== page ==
Guys at Veeam have released a new version of their management pack for System Center - Veeam® Management Pack™ v7 (now with Hyper-V support, which is kind of a big deal for those running Hyper-V & Veeam)!

As they say on their website – “This new version is the most comprehensive, intuitive and intelligent extension for app-to-metal management of Microsoft Hyper-V, VMware vSphere and Veeam Backup & Replication™.

One interesting thing about the product is that it now offers the same features for monitoring, reporting and capacity planning for both hypervisors. You’ll get:

  • Interactive topology views of compute, storage and network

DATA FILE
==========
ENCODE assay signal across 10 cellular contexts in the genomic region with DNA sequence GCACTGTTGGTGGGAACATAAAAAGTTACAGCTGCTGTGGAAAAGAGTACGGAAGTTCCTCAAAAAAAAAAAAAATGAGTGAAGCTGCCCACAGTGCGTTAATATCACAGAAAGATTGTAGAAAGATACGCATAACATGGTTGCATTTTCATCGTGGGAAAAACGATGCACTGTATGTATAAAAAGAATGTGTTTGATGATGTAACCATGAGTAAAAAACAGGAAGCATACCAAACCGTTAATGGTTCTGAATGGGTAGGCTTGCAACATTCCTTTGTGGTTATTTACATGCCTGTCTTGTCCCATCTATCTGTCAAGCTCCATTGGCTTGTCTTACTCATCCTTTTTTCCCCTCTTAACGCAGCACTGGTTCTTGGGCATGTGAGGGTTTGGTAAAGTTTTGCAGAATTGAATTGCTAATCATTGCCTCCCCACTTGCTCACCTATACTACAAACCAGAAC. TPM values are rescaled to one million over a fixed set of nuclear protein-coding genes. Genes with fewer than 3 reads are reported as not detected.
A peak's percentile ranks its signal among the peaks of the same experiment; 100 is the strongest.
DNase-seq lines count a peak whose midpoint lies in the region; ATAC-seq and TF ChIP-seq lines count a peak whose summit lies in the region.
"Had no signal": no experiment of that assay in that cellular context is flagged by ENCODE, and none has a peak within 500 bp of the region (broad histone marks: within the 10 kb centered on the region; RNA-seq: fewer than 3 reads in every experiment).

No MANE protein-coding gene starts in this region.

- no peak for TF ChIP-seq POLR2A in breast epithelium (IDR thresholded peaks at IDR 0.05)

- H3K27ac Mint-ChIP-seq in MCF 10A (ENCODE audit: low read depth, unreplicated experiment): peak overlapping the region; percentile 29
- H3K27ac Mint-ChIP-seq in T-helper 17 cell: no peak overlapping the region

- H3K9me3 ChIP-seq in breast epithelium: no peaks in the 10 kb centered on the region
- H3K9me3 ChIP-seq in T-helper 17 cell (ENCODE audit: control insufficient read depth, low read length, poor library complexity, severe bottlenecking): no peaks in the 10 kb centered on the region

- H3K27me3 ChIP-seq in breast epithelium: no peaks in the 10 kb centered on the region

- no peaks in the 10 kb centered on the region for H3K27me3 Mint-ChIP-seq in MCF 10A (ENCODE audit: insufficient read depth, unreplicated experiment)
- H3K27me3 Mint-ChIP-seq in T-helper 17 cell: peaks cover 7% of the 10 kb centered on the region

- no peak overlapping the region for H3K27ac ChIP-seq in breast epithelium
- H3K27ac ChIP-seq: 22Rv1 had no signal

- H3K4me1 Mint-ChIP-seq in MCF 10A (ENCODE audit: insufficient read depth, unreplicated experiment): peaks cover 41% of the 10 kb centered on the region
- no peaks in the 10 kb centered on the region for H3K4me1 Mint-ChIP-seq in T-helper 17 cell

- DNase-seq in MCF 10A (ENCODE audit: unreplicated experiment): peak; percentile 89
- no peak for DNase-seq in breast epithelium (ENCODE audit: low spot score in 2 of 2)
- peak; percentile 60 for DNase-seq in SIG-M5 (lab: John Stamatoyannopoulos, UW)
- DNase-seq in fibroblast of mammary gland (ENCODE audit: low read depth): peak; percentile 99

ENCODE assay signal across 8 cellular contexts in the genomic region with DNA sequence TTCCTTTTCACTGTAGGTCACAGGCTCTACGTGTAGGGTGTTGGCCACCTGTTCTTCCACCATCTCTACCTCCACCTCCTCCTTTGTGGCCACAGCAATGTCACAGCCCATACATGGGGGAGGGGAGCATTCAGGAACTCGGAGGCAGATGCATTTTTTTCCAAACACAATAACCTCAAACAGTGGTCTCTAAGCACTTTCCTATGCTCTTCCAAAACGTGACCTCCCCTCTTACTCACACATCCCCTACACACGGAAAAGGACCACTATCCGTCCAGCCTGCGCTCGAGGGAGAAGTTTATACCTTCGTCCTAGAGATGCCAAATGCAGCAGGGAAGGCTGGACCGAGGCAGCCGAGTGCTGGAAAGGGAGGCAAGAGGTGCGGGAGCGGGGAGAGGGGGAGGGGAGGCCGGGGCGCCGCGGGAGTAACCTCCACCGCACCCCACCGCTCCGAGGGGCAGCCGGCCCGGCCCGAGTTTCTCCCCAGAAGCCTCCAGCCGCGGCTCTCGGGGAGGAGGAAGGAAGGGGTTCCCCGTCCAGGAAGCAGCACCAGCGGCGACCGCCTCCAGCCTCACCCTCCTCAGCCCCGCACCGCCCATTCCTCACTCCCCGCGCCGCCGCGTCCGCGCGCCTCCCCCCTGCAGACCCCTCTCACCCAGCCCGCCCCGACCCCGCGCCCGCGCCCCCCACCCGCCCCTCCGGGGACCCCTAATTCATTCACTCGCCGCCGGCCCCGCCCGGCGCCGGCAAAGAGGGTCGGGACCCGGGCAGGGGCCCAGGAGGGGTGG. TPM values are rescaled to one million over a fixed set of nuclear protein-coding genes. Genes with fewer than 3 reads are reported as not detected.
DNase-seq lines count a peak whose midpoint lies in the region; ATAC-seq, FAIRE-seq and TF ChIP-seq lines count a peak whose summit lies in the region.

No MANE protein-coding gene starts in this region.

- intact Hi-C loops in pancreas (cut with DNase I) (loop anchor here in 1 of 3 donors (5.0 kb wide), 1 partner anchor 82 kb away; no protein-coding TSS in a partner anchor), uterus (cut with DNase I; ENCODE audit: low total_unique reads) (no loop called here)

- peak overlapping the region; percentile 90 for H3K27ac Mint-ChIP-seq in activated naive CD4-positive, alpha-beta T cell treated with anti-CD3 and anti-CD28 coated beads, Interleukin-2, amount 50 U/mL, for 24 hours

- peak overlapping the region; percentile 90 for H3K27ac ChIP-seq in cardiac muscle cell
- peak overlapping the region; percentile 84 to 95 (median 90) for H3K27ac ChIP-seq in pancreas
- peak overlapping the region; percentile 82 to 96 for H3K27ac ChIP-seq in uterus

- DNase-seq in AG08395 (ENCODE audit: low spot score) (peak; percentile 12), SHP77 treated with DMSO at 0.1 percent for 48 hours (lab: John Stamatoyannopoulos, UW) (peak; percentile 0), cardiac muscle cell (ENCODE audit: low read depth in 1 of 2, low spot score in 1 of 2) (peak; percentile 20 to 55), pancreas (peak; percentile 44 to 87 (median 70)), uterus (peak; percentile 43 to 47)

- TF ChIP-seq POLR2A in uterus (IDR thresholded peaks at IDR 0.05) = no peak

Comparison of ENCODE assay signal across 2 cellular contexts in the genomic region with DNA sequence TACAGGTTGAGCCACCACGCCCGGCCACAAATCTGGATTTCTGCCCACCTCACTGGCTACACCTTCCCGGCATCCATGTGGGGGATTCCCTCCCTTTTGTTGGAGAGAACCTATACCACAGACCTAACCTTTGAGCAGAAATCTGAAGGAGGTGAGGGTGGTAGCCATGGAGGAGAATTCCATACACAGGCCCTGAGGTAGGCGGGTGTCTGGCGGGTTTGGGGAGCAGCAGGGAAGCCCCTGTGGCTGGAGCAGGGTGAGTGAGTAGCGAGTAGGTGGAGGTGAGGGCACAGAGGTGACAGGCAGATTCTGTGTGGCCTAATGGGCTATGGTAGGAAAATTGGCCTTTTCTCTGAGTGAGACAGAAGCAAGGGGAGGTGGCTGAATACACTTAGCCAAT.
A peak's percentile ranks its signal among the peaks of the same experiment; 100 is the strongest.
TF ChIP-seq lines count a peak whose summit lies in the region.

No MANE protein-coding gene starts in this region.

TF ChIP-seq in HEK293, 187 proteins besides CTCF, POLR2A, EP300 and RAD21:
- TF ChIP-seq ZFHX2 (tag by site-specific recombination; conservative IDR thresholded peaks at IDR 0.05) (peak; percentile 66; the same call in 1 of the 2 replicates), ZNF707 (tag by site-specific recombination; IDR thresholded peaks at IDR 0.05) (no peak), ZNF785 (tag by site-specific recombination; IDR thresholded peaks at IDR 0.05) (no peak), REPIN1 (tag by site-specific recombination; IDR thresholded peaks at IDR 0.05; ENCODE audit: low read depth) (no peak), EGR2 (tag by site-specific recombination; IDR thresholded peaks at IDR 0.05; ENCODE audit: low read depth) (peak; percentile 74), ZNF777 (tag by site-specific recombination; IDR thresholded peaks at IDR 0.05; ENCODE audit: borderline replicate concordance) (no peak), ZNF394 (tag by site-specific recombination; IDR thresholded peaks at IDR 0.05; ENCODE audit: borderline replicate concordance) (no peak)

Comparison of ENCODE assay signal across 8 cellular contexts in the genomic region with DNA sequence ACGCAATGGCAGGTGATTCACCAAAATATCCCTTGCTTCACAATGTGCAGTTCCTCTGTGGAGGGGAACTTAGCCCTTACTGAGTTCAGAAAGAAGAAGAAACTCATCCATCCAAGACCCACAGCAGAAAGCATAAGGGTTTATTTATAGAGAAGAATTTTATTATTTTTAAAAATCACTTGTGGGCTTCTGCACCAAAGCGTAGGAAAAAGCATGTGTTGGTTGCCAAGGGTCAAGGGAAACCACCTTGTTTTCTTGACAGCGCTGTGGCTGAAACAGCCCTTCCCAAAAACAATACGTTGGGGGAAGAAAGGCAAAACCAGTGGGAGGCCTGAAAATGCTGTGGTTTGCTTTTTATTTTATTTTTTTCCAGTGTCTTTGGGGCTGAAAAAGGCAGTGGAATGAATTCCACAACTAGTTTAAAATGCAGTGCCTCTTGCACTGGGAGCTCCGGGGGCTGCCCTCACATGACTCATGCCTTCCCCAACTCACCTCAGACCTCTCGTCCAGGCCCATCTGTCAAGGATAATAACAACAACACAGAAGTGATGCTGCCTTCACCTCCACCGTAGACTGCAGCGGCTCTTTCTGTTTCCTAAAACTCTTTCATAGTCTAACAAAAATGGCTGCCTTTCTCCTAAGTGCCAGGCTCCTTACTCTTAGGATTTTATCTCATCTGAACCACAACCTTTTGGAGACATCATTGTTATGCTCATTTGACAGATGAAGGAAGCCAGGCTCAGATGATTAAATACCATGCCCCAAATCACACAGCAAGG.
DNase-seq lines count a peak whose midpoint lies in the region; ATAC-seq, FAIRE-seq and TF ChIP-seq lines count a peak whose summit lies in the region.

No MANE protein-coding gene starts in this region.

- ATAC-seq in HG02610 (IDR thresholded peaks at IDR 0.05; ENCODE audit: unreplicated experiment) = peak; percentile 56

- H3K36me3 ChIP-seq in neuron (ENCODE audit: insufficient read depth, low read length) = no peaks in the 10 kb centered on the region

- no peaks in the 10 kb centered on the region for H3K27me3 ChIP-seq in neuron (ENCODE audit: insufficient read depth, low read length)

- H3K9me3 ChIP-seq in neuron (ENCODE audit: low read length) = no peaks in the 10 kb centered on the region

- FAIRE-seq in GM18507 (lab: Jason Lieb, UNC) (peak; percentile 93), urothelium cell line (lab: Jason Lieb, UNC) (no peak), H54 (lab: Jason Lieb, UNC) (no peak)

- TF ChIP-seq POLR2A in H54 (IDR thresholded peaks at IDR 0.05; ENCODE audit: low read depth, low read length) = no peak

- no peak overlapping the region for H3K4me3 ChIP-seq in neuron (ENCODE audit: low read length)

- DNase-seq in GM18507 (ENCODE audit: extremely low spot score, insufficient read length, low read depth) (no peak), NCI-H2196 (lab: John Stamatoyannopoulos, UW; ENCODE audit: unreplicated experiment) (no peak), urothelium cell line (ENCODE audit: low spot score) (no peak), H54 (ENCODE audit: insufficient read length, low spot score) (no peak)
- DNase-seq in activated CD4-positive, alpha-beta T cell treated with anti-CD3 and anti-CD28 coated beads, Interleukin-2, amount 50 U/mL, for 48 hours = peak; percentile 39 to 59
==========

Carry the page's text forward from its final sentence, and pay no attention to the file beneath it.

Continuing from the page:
• Real-time Hyper-V performance monitoring
  • In-context dashboards and heat maps

More detailed info is available here.

mp_7_scheme

They also have a very cool offer – here you can request a free product license (Enterprise edition) including one year of free Standard maintenance for Hyper-V environments up to 100 sockets (offer available until December 31, 2014).

So… grab your license and start exploring! Smile

17Jul/140

Need a Book for the Beach?

I’m happy to announce that our MVP colleague, Alessandro Cardoso got published again. His book, System Center 2012 R2 Virtual Machine Manager Cookbook, got an update to the latest System Center version and much more!

I’m also happy that I was selected as a Technical Reviewer of this book and, in a (small) way, helped in creating this awesome resource. My final copy arrived just this morning, and I can’t wait to read it (again). Smile

6848EN_System Cookbook

You can find more info about it (as well as order your copy) here.

Cheers!